Don't Take The P - NICEIC Warns Cash-Strapped Consumers of DIY Danger

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Unsafe electrics cause 12,500 house fires, 750 serious injuries and 10 deaths in the UK each year - Two in three Brits would have a go at electrical DIY in the home instead of using a professional - 32% blame financial pressures - Three quarters aren't aware this work could be subject to law under Part P of the Building Regulations

Home improvement expert, Linda Barker

What many fail to realise is that by attempting to do DIY electrics they could be putting their family's lives at risk. Also, without the right electrical safety certificates, they may face difficulty when it comes to selling their home. Even if it might appear to be a simple job, always use a www.findanelectrician.co.uk [qualified electrician __title__ Find an electrician].

As the recession continues to bite and unemployment levels soar, cash-strapped Brits attempting to have a go at electrical repairs and improvements are being urged to think again or risk putting themselves in danger and their homes being illegal.

'Don't Take the P out of Your Home', a new campaign fronted by home-improvement expert Linda Barker, for NICEIC, the UK's leading regulatory body for the electrical contracting industry, aims to make homeowners aware that any electrical work carried out in the home needs to meet the requirements of Part P of the Building Regulations to make it safe and legal

The launch follows a poll of over 3,000 consumers carried out by NICEIC which showed that nearly two thirds (63%) of homeowners would happily have a go at home improvements themselves rather than employ a qualified electrician. Worse still, a third (32%) admit they are now even more likely to dabble in home DIY as a result of money worries and the financial strain brought on by the current recession.

Of this new breed of 'have a go' DIYers, over a third (35%) said they would attempt to rewire a socket, three in ten (29%) would add a new light switch and a further 28% would go so far as to install new garden lighting. With around 12,500 house fires, 750 serious injuries and 10 deaths caused by unsafe electrics in the home each year, this laidback attitude to electrical work presents a major cause for concern. In particular, installing electrical appliances outdoors is even more hazardous because of the presence of water and damp conditions.

Devised in order to protect homeowners from the occurrence of such risks, Part P of the Building Regulations was introduced by the Government in January 2005. The law, which applies to England and Wales, aims to improve electrical safety in the home and prevent the number of accidents caused by faulty electrical work. Under the law, homeowners who choose to do their own electrical work must notify their local building control office before beginning any work and pay the appropriate fee for them to inspect the work, after which they will receive an electrical safety certificate if confirmed as safe.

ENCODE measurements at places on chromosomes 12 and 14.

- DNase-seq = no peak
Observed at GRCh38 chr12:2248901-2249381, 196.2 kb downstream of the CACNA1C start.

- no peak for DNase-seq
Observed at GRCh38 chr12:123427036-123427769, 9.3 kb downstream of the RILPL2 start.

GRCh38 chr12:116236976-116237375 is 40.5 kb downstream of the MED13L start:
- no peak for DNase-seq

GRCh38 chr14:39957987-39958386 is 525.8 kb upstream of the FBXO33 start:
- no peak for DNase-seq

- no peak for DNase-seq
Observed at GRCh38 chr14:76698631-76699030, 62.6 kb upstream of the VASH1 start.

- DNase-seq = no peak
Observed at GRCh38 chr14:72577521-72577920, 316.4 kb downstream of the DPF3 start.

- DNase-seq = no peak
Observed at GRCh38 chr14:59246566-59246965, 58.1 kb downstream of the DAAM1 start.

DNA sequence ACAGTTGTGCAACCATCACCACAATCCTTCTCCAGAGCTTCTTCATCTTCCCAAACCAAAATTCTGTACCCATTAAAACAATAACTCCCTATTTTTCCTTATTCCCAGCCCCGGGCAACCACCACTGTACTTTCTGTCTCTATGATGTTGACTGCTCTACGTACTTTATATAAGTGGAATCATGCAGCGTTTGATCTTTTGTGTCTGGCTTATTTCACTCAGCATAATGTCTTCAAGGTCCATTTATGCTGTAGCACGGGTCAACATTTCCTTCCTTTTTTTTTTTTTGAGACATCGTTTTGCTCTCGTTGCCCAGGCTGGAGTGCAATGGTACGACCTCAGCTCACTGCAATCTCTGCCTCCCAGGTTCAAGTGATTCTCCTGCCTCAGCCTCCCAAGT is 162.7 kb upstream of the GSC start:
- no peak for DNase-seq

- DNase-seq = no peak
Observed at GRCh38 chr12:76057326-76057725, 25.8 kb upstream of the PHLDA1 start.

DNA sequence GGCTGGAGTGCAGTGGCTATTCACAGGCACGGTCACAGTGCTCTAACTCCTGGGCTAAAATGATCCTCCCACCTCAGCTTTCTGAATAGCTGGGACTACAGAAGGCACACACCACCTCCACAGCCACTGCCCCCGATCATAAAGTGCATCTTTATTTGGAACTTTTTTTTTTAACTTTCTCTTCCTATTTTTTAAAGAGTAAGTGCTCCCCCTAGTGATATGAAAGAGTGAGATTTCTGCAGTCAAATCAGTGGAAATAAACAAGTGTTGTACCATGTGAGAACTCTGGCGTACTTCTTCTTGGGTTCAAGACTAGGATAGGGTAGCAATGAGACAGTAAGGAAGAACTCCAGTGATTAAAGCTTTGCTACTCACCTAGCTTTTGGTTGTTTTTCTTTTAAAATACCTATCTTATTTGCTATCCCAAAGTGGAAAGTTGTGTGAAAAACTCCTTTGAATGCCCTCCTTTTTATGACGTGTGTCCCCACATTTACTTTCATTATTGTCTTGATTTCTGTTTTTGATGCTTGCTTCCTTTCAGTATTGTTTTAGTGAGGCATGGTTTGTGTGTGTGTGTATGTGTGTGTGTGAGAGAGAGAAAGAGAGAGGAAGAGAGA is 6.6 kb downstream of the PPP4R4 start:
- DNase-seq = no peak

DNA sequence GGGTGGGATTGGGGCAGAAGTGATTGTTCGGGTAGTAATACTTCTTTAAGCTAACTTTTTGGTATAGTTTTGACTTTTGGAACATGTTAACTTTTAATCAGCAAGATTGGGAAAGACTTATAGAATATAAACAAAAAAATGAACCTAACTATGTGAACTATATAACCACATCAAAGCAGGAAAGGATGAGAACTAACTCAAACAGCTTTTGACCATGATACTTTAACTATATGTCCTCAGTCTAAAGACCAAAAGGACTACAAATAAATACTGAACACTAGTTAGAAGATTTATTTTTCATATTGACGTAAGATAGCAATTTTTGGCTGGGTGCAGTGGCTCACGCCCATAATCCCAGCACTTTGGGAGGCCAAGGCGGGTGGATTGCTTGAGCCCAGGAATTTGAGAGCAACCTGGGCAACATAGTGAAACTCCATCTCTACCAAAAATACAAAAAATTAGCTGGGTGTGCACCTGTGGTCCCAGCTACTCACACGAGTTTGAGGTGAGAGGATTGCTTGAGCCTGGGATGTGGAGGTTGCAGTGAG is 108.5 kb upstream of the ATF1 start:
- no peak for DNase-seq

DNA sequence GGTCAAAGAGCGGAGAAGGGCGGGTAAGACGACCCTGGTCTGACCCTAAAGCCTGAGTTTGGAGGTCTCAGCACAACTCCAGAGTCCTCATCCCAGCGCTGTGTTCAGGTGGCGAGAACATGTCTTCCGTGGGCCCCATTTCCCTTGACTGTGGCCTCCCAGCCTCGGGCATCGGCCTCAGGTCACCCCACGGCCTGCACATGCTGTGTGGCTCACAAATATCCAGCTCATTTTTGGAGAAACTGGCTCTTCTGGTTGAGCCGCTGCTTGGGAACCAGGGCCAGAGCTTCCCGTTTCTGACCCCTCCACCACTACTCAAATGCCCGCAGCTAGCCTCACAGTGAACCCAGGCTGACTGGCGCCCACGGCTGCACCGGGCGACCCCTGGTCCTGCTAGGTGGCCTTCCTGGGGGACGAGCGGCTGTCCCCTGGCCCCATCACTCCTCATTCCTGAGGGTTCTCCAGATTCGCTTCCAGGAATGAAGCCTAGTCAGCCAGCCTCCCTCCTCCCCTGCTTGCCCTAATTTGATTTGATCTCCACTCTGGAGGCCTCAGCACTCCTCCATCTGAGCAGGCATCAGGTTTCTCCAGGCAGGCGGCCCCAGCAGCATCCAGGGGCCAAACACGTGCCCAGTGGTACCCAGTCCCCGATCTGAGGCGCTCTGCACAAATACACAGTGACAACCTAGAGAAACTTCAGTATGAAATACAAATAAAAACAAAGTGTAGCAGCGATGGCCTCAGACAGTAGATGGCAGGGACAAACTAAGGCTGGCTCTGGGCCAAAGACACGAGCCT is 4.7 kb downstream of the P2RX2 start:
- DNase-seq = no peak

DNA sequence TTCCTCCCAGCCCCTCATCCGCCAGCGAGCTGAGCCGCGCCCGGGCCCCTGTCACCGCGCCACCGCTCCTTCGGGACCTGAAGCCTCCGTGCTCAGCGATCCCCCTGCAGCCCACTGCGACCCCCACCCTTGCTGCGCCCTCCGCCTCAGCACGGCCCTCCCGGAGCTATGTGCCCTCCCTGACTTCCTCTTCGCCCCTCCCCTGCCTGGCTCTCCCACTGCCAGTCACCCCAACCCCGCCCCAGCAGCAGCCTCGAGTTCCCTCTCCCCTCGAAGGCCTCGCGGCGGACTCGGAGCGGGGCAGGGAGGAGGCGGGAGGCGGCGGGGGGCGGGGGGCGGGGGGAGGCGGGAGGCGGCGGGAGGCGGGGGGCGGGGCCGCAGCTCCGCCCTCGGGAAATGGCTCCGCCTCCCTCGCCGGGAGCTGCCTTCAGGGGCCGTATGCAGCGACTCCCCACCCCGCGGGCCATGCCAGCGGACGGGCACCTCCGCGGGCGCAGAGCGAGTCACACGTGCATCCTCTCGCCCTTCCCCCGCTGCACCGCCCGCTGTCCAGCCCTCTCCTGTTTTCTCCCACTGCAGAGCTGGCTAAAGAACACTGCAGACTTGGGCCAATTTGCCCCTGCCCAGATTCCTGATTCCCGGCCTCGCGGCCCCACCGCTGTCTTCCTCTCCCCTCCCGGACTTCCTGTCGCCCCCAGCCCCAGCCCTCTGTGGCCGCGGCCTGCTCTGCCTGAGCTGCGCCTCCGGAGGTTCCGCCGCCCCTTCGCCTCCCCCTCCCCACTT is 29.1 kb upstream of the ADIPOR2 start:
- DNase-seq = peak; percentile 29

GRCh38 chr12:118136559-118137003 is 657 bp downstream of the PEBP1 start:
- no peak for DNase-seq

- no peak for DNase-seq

Shockingly, the survey showed that, despite being enforced over four years ago, only two in ten (22%) UK consumers have actually heard of Part P of the Building Regulations. Unsurprisingly then, three quarters (74%) aren't aware that certain electrical work is subject to this law and three in five (61%) are oblivious to the requirement for an electrical safety certificate, as part of the Home Information Pack (HIP).

The research across the UK's biggest towns and cities also identifies the top 10 locations where people are most likely to dabble in potentially dangerous home DIY:

1. Wolverhampton                                                
2. Portsmouth                                                        
3. Aberystwyth                                                        
4. Worcester                                                            
5. Swansea                                                            
6. York
7. Birmingham
8. Cambridge
9. Brighton and Hove
10. Aberdeen

Linda Barker, NICEIC spokesperson says: "People are far too casual about electrics in the home, especially in the current economic climate when it is tempting to try and save a few pennies where possible. However, this can come at a price.

"What many fail to realise is that by attempting to do DIY electrics they could be putting their family's lives at risk. Also, without the right electrical safety certificates, they may face difficulty when it comes to selling their home. Even if it might appear to be a simple job, always use a qualified electrician."

Tony Cable at NICEIC adds: "It is important to remember that Government building regulations, such as Part P, have been put in place for a reason and shouldn't be considered unessential. It is always advisable to enlist the help of a qualified electrician registered with a certified government body, such as NICEIC."

All work carried out by an NICEIC is tested and certified as safe. The certificate issued for the work will prove to the homeowner and any future buyers that the work has been carried out correctly. NICEIC assesses and maintains a register over 25,000 electrical contracting companies to rigorous standards.

For more information on your obligations under Part P of the Building Regulations and advice on registered electricians visit: http://www.donttakethep.co.uk

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